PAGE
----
a break for comprehensions
nperkins7 at home.com
Thu Jul 26 18:55:57 CEST 2001
"Tom Jenkins" <tjenkins at nospiced.ham.devis.com> wrote in message
news:3B6031C3.6010707 at nospiced.ham.devis.com...
> Kevin Lacker wrote:
> > Can you do this:
> > answer = 
> > for x in my_list:
> > if not is_good(x):
> > break
> > answer.append(process(x))
> > with a list comprehension somehow? I'm starting to dislike explicit for
> > loops just for the purposes of constructing another list from a current
> do you mean like this?
> >>> def even(x):
> ... return int(divmod(x,2)) == 0
> >>> a = [1, 2, 3, 4, 5, 6, 7]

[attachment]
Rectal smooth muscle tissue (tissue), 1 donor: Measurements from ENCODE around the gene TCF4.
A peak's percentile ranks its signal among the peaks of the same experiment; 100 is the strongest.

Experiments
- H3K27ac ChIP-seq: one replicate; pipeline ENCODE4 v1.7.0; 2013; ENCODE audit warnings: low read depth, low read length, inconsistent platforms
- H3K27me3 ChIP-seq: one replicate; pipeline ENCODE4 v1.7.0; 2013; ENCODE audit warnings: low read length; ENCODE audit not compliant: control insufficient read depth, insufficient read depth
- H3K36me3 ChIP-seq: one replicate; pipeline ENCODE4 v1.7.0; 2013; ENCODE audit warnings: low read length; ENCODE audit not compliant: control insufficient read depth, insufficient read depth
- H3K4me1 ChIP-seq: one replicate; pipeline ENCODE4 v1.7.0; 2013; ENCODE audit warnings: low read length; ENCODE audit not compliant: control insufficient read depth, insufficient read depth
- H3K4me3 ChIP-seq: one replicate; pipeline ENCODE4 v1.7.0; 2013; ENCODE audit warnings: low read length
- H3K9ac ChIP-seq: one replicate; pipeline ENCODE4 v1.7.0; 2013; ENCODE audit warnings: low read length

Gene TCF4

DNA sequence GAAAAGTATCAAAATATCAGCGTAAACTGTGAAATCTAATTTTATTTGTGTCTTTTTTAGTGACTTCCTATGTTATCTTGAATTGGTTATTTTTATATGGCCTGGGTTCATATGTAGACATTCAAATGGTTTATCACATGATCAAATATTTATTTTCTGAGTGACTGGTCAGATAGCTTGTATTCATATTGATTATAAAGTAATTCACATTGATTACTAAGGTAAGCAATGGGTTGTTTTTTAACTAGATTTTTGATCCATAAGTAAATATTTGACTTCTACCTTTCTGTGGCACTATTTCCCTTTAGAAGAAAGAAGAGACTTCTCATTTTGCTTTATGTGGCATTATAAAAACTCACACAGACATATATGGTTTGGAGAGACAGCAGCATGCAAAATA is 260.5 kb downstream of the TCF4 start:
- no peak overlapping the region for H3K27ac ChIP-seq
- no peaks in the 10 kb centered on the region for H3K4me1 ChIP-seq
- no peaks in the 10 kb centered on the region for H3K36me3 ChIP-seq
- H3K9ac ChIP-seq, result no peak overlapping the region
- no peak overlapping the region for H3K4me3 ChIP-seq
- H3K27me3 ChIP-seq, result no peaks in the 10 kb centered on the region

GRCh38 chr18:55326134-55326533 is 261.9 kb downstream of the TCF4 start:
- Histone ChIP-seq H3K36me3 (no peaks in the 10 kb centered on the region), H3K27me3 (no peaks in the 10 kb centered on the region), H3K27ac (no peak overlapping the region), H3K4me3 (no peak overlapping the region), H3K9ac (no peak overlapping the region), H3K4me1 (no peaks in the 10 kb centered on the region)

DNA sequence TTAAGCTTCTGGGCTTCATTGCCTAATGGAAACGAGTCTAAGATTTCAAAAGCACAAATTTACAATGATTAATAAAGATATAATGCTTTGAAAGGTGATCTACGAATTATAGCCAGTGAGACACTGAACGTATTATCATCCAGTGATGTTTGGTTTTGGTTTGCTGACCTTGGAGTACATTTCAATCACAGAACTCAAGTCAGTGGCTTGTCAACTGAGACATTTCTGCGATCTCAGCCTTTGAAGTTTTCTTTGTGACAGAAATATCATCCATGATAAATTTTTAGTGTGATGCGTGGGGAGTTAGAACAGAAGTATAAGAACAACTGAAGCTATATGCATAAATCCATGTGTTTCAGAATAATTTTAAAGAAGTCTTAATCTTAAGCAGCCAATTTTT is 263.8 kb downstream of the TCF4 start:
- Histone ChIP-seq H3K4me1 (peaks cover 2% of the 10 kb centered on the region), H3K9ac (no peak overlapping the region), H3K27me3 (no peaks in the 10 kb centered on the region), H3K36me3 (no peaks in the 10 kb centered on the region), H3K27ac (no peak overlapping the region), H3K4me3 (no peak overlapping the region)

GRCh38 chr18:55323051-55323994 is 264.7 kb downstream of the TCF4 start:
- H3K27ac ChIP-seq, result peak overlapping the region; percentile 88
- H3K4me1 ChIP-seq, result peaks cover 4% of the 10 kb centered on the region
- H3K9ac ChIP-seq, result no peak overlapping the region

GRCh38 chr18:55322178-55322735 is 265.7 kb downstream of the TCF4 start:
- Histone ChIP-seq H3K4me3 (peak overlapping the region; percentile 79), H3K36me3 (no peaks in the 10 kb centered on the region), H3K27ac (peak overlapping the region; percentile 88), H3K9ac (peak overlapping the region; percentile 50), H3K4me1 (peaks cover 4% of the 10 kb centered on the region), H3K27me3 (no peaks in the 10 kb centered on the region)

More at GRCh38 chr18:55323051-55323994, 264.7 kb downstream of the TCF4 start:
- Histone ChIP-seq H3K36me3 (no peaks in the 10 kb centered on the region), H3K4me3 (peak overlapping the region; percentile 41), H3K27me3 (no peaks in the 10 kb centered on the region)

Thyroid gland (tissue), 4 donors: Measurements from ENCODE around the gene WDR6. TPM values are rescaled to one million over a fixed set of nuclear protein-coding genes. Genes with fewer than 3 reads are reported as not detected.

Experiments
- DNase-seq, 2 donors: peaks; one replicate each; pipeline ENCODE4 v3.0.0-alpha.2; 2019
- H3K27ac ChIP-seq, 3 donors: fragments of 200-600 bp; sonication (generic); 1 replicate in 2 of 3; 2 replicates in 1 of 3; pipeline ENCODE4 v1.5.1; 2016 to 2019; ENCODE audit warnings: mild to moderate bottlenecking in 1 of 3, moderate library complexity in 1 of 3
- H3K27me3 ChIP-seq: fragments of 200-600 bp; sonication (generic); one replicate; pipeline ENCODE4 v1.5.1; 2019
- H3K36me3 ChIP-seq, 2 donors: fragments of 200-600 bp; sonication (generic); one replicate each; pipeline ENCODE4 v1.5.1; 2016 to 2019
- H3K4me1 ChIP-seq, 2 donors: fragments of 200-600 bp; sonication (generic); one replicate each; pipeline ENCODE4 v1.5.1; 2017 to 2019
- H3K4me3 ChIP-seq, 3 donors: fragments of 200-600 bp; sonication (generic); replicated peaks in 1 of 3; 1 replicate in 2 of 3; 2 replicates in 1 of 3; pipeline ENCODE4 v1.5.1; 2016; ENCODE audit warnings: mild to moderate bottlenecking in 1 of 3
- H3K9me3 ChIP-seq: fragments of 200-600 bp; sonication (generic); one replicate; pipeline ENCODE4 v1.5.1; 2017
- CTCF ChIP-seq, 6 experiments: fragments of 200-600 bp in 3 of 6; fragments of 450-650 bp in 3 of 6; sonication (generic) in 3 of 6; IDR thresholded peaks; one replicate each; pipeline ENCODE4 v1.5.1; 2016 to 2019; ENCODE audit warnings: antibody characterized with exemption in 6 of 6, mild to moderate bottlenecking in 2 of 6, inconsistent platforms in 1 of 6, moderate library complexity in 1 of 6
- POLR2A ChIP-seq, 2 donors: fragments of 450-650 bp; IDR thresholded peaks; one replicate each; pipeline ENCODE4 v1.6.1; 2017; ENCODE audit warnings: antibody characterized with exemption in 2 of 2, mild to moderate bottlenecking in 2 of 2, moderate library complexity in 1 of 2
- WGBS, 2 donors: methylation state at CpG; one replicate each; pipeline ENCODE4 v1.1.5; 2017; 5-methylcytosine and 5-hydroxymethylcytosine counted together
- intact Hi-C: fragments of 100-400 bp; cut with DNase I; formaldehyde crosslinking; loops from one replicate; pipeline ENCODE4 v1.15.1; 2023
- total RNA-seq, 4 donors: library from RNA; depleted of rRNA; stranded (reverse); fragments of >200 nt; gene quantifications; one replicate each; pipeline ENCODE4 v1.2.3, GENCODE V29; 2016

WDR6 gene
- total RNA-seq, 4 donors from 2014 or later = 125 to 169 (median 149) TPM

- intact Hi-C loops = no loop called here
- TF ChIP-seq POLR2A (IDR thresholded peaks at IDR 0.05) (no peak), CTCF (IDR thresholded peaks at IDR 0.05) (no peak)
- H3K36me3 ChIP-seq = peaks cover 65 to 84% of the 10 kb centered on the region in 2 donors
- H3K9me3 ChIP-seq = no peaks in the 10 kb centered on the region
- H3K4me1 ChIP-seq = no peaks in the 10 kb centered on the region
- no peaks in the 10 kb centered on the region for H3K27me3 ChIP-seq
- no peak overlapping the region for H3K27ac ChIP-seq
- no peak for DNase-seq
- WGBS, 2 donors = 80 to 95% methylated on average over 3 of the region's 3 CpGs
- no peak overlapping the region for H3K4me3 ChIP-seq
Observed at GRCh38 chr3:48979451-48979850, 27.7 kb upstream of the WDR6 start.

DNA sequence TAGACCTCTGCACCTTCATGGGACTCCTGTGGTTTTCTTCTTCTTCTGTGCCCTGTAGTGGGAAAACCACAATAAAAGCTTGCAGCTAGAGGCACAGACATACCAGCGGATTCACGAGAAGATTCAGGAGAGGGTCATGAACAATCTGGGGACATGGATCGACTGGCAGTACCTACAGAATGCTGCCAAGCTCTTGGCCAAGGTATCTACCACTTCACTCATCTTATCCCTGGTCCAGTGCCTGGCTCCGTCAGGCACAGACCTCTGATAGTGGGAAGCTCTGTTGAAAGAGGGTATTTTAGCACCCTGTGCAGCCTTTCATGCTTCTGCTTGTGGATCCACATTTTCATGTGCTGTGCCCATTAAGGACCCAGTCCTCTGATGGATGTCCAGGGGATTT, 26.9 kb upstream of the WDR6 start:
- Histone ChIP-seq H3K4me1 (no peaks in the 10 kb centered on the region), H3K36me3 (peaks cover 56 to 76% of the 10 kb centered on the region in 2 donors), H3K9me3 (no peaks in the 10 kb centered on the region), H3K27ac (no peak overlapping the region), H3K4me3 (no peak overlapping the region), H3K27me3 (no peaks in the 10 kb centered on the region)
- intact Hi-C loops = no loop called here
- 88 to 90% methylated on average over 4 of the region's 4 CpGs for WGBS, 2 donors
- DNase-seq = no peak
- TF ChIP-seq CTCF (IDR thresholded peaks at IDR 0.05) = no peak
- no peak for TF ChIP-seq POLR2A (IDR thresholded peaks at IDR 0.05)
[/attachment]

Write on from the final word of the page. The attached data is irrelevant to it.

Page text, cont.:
> >>> b = [z for z in a if not even(z)]
> >>> print b
> [1, 3, 5, 7]
> >>> c = [z for z in a if even(z)]
> >>> print c
> [2, 4, 6]
> oops sorry just saw that you had process(x) in there... lets try it:
> >>> def process(x):
> ... return str(x)
> >>> process(1)
> >>> c = [process(z) for z in a if even(z)]
> >>> print c
> ['2', '4', '6']
> hmmm, seems to work for me (python 2.1)
This misses the point of the original post.
Notice the 'break' in the original for-loop version.
The idea is to return consecutive elements,
up to, but not including, the first element which
does not meet the condition.
lst = [0,2,4,5,6]
evens = [0,2,4]
I don't think list comprehensions can do this.
Here's a generator approach to the problem:
from __future__ import generators
for item in lst:
mylist = [0,2,4,5,6]
def even(num): return not (num%2)
for num in conditional_iter(mylist, even)
More information about the Python-list